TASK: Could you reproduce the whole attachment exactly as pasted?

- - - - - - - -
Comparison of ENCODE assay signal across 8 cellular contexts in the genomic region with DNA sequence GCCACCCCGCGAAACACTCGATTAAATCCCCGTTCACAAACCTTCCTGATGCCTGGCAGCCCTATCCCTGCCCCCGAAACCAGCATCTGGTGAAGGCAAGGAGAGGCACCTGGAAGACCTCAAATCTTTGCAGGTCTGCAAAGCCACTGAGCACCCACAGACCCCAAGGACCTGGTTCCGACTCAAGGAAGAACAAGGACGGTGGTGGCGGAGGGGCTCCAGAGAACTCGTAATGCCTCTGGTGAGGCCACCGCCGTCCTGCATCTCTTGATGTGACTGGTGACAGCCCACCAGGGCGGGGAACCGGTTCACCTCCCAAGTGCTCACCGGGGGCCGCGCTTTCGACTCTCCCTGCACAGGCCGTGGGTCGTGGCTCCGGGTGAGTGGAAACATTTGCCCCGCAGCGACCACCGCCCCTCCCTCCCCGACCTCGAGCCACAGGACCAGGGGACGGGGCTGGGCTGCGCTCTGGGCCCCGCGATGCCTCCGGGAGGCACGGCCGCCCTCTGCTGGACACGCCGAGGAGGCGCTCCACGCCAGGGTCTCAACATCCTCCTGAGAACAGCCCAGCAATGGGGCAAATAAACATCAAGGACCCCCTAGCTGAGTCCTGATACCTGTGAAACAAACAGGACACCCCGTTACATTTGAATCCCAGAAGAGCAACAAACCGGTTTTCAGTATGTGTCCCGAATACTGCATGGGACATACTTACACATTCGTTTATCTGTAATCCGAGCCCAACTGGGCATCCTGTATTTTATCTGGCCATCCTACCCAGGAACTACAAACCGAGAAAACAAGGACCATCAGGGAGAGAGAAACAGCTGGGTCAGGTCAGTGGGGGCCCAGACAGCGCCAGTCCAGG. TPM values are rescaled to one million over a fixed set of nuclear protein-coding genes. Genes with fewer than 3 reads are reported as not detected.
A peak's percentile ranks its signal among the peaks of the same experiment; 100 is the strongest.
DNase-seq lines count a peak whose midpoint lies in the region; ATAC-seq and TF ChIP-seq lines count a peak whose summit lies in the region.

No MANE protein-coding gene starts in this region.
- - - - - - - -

Comparison of ENCODE assay signal across 8 cellular contexts in the genomic region with DNA sequence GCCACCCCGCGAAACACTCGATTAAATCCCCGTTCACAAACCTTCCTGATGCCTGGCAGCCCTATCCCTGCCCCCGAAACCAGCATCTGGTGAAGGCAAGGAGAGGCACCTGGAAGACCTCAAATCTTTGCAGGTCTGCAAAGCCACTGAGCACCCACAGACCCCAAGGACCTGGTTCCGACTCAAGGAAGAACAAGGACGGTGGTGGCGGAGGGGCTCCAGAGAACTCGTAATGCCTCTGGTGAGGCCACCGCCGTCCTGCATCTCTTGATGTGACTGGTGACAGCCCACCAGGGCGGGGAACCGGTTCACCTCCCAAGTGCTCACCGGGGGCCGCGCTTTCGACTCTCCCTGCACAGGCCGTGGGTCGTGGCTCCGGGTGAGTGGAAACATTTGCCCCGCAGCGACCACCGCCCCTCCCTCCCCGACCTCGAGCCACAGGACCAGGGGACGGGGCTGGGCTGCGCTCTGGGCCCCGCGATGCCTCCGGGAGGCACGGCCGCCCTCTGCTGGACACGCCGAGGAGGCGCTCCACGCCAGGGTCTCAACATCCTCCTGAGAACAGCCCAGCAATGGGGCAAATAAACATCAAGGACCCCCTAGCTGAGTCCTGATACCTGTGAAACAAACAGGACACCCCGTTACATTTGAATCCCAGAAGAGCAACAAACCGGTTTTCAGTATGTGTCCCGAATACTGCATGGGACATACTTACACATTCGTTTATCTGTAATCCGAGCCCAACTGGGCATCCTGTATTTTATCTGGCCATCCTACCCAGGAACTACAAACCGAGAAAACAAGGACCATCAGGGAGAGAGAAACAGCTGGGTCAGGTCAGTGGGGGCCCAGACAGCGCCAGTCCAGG. TPM values are rescaled to one million over a fixed set of nuclear protein-coding genes. Genes with fewer than 3 reads are reported as not detected.
A peak's percentile ranks its signal among the peaks of the same experiment; 100 is the strongest.
DNase-seq lines count a peak whose midpoint lies in the region; ATAC-seq and TF ChIP-seq lines count a peak whose summit lies in the region.

No MANE protein-coding gene starts in this region.